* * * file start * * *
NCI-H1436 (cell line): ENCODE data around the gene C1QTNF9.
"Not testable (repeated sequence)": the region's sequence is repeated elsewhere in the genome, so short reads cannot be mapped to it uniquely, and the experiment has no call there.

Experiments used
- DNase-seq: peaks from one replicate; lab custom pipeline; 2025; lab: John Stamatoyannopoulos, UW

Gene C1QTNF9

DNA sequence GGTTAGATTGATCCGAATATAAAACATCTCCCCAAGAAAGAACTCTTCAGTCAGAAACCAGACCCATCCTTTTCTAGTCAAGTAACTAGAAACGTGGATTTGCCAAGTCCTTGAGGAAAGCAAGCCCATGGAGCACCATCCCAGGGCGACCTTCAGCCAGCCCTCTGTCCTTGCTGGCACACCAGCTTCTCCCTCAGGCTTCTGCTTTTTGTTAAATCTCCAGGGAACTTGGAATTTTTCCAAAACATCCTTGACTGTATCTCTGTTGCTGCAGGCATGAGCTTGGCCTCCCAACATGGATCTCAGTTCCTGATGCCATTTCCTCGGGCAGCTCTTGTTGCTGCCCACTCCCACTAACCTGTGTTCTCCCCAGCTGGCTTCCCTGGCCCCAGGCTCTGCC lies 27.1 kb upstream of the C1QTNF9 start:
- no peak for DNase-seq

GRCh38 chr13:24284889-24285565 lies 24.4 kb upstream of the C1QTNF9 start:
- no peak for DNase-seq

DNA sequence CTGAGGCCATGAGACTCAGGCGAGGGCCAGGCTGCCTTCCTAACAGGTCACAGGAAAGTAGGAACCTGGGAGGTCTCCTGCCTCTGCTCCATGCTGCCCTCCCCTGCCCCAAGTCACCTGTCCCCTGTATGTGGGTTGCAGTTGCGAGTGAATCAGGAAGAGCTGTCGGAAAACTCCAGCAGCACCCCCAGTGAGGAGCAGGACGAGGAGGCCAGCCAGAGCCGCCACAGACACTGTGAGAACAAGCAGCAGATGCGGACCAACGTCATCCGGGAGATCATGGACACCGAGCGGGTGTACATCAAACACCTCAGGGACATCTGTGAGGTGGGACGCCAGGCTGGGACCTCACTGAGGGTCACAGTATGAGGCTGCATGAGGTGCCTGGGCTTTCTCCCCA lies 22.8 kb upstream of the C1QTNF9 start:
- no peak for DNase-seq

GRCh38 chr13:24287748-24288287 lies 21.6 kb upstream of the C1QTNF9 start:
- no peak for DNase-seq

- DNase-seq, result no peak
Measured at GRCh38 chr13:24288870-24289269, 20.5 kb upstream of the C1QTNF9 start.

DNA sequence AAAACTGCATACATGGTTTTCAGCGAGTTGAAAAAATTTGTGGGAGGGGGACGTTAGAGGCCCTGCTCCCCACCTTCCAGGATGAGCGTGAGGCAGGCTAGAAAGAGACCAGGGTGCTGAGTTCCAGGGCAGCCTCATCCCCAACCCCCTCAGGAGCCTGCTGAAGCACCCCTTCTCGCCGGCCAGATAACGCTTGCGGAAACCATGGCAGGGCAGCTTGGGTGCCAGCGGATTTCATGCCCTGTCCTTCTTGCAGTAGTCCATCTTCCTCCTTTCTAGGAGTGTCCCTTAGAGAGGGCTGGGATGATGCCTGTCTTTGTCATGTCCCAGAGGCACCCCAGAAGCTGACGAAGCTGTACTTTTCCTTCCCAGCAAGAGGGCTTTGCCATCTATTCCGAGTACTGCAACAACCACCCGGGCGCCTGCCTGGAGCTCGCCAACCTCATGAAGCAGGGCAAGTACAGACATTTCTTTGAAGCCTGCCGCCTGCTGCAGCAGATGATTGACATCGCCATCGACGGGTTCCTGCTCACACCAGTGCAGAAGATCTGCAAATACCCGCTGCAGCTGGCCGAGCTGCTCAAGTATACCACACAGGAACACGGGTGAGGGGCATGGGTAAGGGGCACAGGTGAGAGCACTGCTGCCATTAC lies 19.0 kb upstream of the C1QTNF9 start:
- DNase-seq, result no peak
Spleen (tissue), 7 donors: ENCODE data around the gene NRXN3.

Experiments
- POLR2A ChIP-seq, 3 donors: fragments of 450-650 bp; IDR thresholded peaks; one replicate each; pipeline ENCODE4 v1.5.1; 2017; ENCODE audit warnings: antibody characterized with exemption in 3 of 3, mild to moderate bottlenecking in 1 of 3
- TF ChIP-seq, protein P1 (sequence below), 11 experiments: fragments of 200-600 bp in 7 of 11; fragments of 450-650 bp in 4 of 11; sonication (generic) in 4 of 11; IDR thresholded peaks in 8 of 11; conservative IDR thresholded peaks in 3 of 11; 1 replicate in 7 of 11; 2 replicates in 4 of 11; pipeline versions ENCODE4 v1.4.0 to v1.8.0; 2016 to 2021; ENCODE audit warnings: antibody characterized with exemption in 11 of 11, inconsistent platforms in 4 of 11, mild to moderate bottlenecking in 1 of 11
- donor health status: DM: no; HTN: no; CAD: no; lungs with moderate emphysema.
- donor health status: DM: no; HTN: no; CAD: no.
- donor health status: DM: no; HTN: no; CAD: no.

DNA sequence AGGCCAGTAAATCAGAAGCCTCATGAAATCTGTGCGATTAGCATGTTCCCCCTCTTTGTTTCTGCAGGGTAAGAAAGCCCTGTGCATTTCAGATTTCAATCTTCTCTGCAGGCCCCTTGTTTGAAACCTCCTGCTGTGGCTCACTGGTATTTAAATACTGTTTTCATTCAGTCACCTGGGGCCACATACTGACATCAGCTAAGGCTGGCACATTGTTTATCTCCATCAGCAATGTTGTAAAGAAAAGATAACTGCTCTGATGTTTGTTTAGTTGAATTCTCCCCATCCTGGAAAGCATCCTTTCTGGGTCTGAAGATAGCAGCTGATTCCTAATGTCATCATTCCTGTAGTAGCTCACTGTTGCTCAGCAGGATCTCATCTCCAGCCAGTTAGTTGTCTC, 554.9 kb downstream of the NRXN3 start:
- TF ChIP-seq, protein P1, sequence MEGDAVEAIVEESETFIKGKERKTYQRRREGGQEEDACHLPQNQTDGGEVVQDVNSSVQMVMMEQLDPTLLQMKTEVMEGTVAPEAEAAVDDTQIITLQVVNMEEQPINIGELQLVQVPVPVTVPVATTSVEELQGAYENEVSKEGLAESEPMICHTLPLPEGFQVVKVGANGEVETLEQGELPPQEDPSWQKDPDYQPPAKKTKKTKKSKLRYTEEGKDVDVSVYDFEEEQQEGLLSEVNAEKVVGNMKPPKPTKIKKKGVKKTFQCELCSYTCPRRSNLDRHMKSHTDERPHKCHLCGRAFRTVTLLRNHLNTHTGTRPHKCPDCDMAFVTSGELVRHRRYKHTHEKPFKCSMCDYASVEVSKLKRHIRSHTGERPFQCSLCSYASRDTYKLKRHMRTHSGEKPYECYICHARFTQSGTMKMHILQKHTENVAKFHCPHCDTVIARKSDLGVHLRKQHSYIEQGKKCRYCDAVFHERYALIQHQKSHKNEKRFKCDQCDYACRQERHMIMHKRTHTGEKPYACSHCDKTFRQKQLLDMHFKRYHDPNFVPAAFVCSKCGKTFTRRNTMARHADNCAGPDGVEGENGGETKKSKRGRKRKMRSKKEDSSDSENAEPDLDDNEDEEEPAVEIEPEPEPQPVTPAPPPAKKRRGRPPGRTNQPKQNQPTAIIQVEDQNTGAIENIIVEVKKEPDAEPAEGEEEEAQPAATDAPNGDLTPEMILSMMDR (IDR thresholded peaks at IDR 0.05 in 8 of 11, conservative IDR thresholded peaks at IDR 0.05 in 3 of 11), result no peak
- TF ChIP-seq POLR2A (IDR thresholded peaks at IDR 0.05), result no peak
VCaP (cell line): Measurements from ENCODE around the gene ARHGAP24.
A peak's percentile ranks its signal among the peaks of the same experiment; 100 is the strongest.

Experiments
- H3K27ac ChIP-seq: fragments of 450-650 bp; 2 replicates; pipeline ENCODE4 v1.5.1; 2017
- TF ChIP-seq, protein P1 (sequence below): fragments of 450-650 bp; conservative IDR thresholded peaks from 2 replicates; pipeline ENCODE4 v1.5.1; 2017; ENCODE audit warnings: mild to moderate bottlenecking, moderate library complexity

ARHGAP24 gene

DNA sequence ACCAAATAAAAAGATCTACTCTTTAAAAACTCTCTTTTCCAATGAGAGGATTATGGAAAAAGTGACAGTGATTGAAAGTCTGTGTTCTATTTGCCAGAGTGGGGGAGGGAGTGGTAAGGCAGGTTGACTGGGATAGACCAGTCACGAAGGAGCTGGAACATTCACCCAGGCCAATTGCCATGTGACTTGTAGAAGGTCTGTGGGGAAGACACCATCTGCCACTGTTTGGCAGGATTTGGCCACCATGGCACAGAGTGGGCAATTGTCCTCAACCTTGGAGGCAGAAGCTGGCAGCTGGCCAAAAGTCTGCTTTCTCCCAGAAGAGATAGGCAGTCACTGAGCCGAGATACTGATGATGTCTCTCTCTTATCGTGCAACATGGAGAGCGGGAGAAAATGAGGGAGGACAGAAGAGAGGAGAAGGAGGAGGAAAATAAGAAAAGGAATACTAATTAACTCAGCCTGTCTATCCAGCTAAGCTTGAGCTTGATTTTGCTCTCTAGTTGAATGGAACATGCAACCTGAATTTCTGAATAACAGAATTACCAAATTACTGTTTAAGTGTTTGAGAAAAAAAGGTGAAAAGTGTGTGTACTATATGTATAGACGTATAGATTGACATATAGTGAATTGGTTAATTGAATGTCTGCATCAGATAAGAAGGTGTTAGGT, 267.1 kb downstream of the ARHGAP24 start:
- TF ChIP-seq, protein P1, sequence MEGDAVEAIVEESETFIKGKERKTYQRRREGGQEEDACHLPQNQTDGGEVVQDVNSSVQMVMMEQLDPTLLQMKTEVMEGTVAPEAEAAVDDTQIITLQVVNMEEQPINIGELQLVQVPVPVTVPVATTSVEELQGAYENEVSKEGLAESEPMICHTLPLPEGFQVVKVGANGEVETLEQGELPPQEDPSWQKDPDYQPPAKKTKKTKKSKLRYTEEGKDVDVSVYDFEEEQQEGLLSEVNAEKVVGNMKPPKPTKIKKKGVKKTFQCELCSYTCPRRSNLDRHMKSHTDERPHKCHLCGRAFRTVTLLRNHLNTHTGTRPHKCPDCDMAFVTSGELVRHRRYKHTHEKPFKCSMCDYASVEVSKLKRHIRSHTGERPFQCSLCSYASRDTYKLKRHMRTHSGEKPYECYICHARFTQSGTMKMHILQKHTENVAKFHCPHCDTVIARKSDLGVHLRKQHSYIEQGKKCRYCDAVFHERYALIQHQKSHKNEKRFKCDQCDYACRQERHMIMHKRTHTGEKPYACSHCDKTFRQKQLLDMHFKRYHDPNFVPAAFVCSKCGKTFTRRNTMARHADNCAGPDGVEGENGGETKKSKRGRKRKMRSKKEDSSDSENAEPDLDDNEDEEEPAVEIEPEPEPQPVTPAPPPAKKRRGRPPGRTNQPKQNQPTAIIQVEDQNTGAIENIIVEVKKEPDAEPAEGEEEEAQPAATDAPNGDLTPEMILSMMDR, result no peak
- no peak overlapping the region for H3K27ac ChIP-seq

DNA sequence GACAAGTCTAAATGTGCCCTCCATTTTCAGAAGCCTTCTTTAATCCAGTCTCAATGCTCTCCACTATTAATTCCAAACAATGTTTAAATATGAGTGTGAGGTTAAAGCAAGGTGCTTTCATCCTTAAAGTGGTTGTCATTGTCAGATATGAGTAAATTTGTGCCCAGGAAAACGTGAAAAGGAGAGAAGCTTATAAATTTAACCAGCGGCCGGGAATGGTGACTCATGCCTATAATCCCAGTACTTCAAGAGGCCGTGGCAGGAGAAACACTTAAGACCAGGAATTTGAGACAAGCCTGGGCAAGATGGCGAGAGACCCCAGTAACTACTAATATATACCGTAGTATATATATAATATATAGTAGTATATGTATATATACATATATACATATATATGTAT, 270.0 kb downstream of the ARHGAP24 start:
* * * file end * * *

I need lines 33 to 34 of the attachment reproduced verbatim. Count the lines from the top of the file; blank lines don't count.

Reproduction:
ARHGAP24 gene

DNA sequence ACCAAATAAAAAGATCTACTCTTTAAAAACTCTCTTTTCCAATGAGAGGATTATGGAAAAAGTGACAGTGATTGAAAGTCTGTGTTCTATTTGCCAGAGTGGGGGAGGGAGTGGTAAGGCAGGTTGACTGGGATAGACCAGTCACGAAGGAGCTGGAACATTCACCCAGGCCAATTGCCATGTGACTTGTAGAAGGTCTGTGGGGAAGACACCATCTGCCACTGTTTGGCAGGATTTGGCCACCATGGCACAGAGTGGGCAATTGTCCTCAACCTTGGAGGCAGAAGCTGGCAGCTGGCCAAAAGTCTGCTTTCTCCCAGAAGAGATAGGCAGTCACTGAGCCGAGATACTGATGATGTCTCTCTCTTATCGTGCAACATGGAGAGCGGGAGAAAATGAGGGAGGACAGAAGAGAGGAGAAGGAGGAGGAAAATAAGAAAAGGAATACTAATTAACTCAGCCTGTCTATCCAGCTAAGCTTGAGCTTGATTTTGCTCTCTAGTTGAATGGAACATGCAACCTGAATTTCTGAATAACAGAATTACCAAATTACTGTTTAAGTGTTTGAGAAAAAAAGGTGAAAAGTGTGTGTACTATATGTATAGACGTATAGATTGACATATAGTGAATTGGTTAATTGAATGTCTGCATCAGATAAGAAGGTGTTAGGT, 267.1 kb downstream of the ARHGAP24 start: